Recently I wrote up the tasting of a French Petit Chablis and it reminded me of just how detailed and confusing the French classification systems are. When I did the WSET 2 qualification we learnt the main wine classification systems and when reviewing France I remember thinking ‘there’s no way I’m going to remember all this.’ I was right! Couldn’t remember a bloody thing when looking up Petit Chablis vs Chablis. There’s just too many French wine regions for my poor brain to hold.
In fairness my knowledge of Italian wine classifications was a equally as sketchy until I started drinking more Italian Wine and writing it up in this blog. And I’d say Italy rivals France in having a ridiculous number of wine regions and probably more grape varieties than France (must look that up). Then again that is the point of this blog: to learn as I go along. Picking up just a bit more knowledge with each glass drunk.
I blame all the recent Christmas excess as to why this time my mind drew a blank and was unable to process all the French stuff. Time to get a grip and go back to basics:
Basic 1 – Who Classifies Wines?
This is still an old world versus new world wine difference, though apparently we no longer refer to them as that. Those countries that started producing wine for international markets in the last century (Australia, New Zealand, South Africa, Chile, Argentina, North America etc) tend not to use quality classifications. Their wine labels are known for ease of reading. Usually they specify the vintage, grape variety and area the wine was made. Wonderfully simple! We love them.
In the old world wine areas (mainly Europe) each country and region has it’s own classification system. This is not surprising as wine has been grown here for millennia. During that time borders, cultures and languages have all changed. For most of Europe’s history the countries we now know didn’t exist and the land was divided into smaller fiefdoms that constantly changed hands as wars were raged. It is in this setting that each area where wine was grown created it’s own system of classifying their wine.
It was with the advent of the European Union, and let’s be honest, competition from the easier to understand New World Wines, that an attempt was made to have some sort of over riding classification system that all European wines could slot into. Not an easy task given the quantity and variety of wine involved.
The caveat to this Old World vs New World wine labelling system is that as the newer wine producing areas become more established they too are now looking at ways of differentiating certain wines from the masses. I don’t blame them. If you’ve spent generations building your knowledge and expertise to make the finest wines your area can produce, you hardly want that lumped in with any Tom, Dick or Harry that feels he could have a go at wine making.
Basic 2 – European Appellations
The European Appellation system of wine classification is predominately geographically based. Wines are classified from lower quality to higher quality in three levels as follows:
Table Wine – A basic wine made from grapes grown somewhere in that country. Sometimes they may specify the vintage and grape varieties but often not. There is no guaranteeing the same grape varieties are used each time and grapes may be sourced from a variety of regions. It’s a bit of a free for all.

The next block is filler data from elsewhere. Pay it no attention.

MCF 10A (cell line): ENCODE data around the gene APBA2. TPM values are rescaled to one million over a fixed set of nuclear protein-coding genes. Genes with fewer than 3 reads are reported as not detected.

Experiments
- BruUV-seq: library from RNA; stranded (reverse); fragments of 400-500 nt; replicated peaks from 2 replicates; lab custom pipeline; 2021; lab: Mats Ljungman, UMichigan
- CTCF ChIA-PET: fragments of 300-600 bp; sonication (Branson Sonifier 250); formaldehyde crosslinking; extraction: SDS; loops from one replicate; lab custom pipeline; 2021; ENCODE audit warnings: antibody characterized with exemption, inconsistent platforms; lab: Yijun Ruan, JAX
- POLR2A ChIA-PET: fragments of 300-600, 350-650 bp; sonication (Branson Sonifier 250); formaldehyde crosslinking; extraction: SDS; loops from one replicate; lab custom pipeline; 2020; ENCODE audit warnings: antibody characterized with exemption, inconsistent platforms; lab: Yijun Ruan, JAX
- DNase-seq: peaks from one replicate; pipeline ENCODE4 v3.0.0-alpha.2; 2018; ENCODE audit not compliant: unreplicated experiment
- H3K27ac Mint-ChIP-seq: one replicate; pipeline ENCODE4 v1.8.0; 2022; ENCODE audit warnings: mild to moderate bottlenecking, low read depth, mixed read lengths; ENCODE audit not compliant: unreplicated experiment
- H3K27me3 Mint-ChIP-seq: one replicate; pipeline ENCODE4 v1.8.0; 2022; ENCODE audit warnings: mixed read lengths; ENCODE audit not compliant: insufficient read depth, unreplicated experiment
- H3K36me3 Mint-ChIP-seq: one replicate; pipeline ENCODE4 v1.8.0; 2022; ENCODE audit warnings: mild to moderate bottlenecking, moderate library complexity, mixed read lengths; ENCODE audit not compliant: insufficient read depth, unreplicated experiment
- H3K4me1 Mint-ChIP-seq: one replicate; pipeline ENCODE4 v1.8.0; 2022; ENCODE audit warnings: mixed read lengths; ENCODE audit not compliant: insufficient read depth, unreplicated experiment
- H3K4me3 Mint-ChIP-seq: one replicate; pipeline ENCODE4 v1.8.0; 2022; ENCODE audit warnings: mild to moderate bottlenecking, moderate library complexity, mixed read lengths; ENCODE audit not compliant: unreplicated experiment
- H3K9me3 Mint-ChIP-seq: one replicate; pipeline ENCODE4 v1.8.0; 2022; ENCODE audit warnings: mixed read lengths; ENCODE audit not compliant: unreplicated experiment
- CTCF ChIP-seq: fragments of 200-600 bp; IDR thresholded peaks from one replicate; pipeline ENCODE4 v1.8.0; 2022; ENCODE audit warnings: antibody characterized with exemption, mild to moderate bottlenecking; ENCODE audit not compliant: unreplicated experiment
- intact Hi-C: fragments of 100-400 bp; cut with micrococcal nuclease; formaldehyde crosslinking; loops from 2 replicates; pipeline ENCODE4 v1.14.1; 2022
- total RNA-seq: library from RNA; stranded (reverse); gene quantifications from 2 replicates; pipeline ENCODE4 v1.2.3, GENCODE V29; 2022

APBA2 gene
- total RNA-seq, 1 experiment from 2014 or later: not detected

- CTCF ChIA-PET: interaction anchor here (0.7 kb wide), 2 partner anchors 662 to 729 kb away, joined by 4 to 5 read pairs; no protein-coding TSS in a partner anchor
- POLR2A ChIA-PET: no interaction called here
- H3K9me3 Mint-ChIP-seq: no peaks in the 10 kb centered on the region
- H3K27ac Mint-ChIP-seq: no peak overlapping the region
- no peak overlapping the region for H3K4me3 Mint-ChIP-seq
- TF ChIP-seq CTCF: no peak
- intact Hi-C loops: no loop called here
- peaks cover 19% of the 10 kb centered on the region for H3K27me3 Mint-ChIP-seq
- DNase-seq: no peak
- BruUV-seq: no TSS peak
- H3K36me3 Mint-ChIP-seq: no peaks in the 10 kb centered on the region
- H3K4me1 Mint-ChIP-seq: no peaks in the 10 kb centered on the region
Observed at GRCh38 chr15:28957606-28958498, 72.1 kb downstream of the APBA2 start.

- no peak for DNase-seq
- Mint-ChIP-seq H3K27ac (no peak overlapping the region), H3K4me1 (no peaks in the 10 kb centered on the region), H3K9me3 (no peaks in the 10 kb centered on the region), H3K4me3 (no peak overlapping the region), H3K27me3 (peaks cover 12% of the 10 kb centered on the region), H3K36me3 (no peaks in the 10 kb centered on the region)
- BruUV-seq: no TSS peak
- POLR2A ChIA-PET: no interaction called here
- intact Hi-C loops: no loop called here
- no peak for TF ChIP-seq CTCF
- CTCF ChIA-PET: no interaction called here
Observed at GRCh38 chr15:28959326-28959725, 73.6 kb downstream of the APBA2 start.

Typical Geographical Indication Wine – These wines will be made from grapes grown in a specified region and using grape varieties typical of that region. Depending on the area some leeway maybe allowed on what grapes are used.
Protected Designation of Origin Wines – The rules for these wines are usually much stricter. The grapes must be grown in the specified region and use specified varieties. In some cases the % of grape varieties is also documented and sometimes the wine must be made in a certain way. Each Designation of Origin will have it’s own rules and to get this classification you must follow those rules.
Now I have drunk good wines from all three of the above classifications, and also some not so good wines. They certainly don’t guarantee quality because that is down to the skill of the wine maker and more often than not the weather Gods. However the rules around Designation of Origin Wines are based on centuries of experience and knowledge of what works well in that area, so they’re usually a safe bet. However many good winemakers will forego this classification in order to experiment with different grape varieties and wine making techniques. They then fall into the Typical Geographic Indication classifications but, if it’s a good winemaker, it will be bloody good wine.
So basically you just need to remember the three levels. Easy right? Except you then have to learn what these three levels are called in about six or seven different languages 😱😱. To make life easy here’s a table from The Larousse Wine Guide that does it for you:
Basic 3 – The Extra Bits
There’s nothing basic about this really. This is all the extra stuff each region has built up over the millennia to describe their wines. You just have to pick it up as you go along.
For example here in Spain red wines are often marked Joven, Reserva and Gran Reserva to specify how long the wine was matured in oak.
In Chablis, the wine that started this journey for me, they have split a perfectly good Protected Designation of Origin (AOP in France) into four separate ones (Petit Chablis, Chablis, Premier Cru and Gran Cru) according to which exact field the grapes were grown in, because it makes that much difference apparently. No wonder I get confused!